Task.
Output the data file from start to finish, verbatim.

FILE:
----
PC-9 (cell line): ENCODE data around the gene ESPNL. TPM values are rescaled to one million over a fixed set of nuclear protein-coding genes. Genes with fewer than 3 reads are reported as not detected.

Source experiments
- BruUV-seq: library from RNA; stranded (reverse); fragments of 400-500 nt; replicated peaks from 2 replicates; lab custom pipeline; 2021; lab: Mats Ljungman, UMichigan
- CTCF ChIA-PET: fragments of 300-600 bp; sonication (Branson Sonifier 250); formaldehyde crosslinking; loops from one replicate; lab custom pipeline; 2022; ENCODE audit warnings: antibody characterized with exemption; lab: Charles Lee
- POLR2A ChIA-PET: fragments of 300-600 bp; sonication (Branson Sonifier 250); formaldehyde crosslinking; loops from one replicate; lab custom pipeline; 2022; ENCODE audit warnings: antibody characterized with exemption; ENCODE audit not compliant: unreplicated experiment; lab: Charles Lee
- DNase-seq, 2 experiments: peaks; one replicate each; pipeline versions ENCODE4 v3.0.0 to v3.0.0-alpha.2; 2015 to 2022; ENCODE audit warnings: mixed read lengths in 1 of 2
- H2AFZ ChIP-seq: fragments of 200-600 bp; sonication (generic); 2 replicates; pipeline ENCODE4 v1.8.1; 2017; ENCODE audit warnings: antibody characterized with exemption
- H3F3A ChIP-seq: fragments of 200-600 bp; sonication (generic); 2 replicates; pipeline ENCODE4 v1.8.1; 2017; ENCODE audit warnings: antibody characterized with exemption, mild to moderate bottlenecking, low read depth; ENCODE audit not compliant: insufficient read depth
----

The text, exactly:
PC-9 (cell line): ENCODE data around the gene ESPNL. TPM values are rescaled to one million over a fixed set of nuclear protein-coding genes. Genes with fewer than 3 reads are reported as not detected.

Source experiments
- BruUV-seq: library from RNA; stranded (reverse); fragments of 400-500 nt; replicated peaks from 2 replicates; lab custom pipeline; 2021; lab: Mats Ljungman, UMichigan
- CTCF ChIA-PET: fragments of 300-600 bp; sonication (Branson Sonifier 250); formaldehyde crosslinking; loops from one replicate; lab custom pipeline; 2022; ENCODE audit warnings: antibody characterized with exemption; lab: Charles Lee
- POLR2A ChIA-PET: fragments of 300-600 bp; sonication (Branson Sonifier 250); formaldehyde crosslinking; loops from one replicate; lab custom pipeline; 2022; ENCODE audit warnings: antibody characterized with exemption; ENCODE audit not compliant: unreplicated experiment; lab: Charles Lee
- DNase-seq, 2 experiments: peaks; one replicate each; pipeline versions ENCODE4 v3.0.0 to v3.0.0-alpha.2; 2015 to 2022; ENCODE audit warnings: mixed read lengths in 1 of 2
- H2AFZ ChIP-seq: fragments of 200-600 bp; sonication (generic); 2 replicates; pipeline ENCODE4 v1.8.1; 2017; ENCODE audit warnings: antibody characterized with exemption
- H3F3A ChIP-seq: fragments of 200-600 bp; sonication (generic); 2 replicates; pipeline ENCODE4 v1.8.1; 2017; ENCODE audit warnings: antibody characterized with exemption, mild to moderate bottlenecking, low read depth; ENCODE audit not compliant: insufficient read depth